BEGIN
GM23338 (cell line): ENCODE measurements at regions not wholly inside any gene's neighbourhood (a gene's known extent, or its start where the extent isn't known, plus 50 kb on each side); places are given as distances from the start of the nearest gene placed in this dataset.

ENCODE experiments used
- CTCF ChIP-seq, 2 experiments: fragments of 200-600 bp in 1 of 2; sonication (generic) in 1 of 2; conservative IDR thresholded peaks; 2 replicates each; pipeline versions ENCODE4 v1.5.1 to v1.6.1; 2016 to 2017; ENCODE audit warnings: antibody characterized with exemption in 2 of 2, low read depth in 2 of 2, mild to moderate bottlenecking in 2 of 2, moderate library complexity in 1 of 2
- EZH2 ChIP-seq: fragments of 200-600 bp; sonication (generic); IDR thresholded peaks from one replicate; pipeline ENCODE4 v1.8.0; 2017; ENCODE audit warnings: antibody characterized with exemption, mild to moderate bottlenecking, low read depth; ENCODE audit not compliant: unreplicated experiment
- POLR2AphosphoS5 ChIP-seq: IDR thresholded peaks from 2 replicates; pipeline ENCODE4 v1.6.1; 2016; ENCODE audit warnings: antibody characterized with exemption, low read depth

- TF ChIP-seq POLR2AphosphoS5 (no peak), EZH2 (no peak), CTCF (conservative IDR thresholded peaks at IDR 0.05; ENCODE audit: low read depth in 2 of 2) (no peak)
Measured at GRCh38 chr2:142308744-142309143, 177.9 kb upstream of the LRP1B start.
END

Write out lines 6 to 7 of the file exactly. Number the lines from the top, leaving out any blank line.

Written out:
- TF ChIP-seq POLR2AphosphoS5 (no peak), EZH2 (no peak), CTCF (conservative IDR thresholded peaks at IDR 0.05; ENCODE audit: low read depth in 2 of 2) (no peak)
Measured at GRCh38 chr2:142308744-142309143, 177.9 kb upstream of the LRP1B start.